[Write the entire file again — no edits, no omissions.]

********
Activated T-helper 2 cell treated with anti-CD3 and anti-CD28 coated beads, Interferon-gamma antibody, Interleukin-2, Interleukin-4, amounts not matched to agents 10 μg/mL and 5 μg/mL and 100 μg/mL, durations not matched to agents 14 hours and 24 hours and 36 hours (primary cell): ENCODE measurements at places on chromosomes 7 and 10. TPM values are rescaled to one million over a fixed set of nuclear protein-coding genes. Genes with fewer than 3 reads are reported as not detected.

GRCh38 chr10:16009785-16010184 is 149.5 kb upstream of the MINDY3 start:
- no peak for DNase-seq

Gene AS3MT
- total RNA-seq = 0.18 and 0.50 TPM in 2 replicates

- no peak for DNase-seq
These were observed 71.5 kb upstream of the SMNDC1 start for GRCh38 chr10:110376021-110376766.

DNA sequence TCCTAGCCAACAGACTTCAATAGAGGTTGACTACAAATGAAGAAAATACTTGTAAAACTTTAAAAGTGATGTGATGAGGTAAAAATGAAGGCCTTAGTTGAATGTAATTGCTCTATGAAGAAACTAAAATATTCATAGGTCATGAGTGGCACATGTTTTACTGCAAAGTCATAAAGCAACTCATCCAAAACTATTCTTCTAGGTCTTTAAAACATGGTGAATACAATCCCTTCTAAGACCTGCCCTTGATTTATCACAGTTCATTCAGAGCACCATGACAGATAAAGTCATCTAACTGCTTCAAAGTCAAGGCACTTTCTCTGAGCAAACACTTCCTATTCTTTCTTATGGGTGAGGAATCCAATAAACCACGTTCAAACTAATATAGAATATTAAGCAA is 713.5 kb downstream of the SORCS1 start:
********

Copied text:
Activated T-helper 2 cell treated with anti-CD3 and anti-CD28 coated beads, Interferon-gamma antibody, Interleukin-2, Interleukin-4, amounts not matched to agents 10 μg/mL and 5 μg/mL and 100 μg/mL, durations not matched to agents 14 hours and 24 hours and 36 hours (primary cell): ENCODE measurements at places on chromosomes 7 and 10. TPM values are rescaled to one million over a fixed set of nuclear protein-coding genes. Genes with fewer than 3 reads are reported as not detected.

GRCh38 chr10:16009785-16010184 is 149.5 kb upstream of the MINDY3 start:
- no peak for DNase-seq

Gene AS3MT
- total RNA-seq = 0.18 and 0.50 TPM in 2 replicates

- no peak for DNase-seq
These were observed 71.5 kb upstream of the SMNDC1 start for GRCh38 chr10:110376021-110376766.

DNA sequence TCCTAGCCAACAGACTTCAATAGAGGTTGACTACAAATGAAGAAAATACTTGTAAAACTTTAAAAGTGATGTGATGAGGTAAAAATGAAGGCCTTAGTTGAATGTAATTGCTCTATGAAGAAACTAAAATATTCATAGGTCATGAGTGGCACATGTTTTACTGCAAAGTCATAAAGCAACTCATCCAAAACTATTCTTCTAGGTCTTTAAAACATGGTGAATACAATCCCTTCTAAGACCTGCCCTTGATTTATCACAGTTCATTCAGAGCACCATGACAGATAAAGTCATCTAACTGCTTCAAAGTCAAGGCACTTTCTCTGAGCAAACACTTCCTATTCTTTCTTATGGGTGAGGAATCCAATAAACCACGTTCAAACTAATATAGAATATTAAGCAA is 713.5 kb downstream of the SORCS1 start: